My love for many things Disney has been well documented. While most people have seen classic Disney movies maybe a couple times in their lives and most recently many years ago, for me a “long time” between viewings consists of a few months or at most a year.

It was with this approach that I went to see “Beauty and the Beast” in a movie theater Sunday afternoon. I was excited for many reasons.

First, that is by far my favorite Disney movie for reasons I probably have explained numerous times and will do so again many times in the future.

Second, the theatrical re-release of Disney classics provides an opportunity for new generations to more fully experience the joy of a Disney childhood. A couple months ago I went with a group of guys to see “The Lion King” in 3D, and the movie theater was packed with ages ranging from little kids to adults like me. We were sharing a unique childhood connection, and I heard numerous kids leaving the theater after loving the movie. They had clearly just experienced it for the first time, while everyone my age was reliving that exact experience nearly 20 years later.

“Beauty and the Beast” hits an even more personal note for me because, as best as I can remember, it was the first movie I ever saw in a theater. Sunday marked the second time I’d seen it in a theater, and I am proud to say that this time I did not have to leave the auditorium after being frightened by the beast (I was four years old the last time, and the beast is really scary when he gets angry on the big screen…) Continue reading

Come and see: What’s next for Tim Tebow?

This afternoon while I watched the first play of overtime in the Denver Broncos-Pittsburgh Steelers playoff game, I thought of Jesus’ words to his first two disciples as recorded in John’s Gospel.

According to John 1:35-39, they had been following John the Baptist when he referred to Jesus as “the Lamb of God.”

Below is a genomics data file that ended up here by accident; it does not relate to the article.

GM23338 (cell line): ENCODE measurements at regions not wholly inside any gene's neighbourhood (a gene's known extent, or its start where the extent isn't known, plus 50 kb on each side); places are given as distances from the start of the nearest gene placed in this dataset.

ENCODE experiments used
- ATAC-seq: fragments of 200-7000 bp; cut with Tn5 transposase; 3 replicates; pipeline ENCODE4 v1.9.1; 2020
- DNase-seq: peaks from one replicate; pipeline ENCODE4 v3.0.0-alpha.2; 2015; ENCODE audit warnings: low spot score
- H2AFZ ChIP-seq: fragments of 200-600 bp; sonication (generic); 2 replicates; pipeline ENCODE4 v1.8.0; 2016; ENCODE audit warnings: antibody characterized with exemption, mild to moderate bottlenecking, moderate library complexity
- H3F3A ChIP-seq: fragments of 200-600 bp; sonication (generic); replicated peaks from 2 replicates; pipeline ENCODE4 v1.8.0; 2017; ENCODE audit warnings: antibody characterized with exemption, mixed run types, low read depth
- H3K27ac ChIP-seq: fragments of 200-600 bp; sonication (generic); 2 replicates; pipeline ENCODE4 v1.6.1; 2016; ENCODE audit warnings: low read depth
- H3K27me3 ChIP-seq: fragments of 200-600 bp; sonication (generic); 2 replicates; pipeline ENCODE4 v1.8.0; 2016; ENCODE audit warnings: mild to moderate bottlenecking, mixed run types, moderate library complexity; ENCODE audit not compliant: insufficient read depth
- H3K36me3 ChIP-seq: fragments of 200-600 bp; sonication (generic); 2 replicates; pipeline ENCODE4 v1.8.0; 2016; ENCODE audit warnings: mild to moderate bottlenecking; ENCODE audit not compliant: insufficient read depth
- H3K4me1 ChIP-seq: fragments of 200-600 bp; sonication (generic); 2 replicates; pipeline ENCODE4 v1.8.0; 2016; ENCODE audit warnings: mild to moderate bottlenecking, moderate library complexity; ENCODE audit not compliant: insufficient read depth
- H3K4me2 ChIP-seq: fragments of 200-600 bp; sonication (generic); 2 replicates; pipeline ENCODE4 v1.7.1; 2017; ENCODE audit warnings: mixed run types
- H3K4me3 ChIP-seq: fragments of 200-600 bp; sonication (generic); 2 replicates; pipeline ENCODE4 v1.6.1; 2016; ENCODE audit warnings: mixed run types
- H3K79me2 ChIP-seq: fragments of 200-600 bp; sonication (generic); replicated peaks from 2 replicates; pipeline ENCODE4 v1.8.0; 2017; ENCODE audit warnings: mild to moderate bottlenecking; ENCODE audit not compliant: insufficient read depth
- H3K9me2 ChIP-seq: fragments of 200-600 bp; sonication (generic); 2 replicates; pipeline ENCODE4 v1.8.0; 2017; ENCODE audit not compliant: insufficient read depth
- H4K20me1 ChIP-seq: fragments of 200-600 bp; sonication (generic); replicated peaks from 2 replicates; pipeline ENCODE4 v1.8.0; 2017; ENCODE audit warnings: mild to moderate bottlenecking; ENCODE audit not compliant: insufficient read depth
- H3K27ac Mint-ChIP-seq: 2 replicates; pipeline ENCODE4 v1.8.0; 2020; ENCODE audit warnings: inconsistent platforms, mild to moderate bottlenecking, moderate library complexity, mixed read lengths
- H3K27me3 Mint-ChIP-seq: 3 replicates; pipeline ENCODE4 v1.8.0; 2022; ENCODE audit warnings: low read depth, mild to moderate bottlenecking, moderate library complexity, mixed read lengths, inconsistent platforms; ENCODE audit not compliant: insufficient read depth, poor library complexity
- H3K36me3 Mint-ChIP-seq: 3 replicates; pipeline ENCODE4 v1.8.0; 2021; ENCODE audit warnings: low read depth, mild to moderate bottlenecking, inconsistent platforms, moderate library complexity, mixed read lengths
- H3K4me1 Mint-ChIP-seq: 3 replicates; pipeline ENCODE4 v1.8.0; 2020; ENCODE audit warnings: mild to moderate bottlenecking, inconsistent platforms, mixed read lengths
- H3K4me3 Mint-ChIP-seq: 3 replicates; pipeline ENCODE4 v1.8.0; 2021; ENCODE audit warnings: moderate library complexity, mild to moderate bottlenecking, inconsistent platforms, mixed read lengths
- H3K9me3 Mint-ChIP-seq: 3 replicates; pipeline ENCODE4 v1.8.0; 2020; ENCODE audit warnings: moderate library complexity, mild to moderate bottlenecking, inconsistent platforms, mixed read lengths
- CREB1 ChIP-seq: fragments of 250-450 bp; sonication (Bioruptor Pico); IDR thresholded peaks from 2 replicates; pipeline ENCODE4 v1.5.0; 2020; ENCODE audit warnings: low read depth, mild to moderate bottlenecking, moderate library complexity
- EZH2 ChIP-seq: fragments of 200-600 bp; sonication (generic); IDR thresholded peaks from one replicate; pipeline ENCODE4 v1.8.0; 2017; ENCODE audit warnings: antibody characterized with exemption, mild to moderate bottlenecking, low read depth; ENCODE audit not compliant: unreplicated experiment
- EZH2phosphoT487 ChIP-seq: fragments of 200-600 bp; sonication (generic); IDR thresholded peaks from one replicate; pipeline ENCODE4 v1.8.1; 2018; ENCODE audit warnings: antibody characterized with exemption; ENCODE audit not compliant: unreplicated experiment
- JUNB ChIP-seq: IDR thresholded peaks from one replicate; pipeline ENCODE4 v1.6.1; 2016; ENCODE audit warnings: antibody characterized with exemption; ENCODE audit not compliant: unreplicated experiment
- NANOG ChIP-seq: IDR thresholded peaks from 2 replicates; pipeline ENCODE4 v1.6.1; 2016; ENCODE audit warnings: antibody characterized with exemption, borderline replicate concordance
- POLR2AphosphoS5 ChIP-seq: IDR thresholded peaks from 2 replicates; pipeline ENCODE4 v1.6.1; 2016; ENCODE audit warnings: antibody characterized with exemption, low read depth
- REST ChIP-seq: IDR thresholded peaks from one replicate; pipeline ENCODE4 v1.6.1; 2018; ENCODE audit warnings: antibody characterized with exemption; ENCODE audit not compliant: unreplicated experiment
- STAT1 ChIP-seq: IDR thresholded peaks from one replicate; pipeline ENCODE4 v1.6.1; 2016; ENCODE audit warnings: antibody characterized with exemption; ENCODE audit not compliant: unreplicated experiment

Naturally, when you’re following someone and clinging to his every word and you hear him announce that someone is vastly greater than himself, you’re going to move along to follow this greater person. That’s exactly what these two men (believed to be Andrew – as mentioned in verse 40 – and John, the author of the gospel) did.

And naturally, if you’re going about your business and two people start following you, you’re eventually going to turn around and ask what’s up. That’s exactly what Jesus did.

Jesus asks these two men what they want, and they choose to use the riddle method (never a good idea when you’re dealing with the creator of the universe, but whatever). They answer Jesus’ question with a question of their own, asking where he is staying.

Jesus’ response sums up everything I’ve come to love about his character and everything that I’ve so often fallen short of emulating as a follower of Christ. He simply says, “Come, and you will see” (v. 39).

Jesus doesn’t seek to give them the easy answer; he gives them the choice to be a part of what he was about to do. Too often we long for the simple answer and dismiss the opportunity to take part in the journey. In the end, actions will speak far louder – and have a far greater impact – than words.

Everything about Tim Tebow supports that cliche.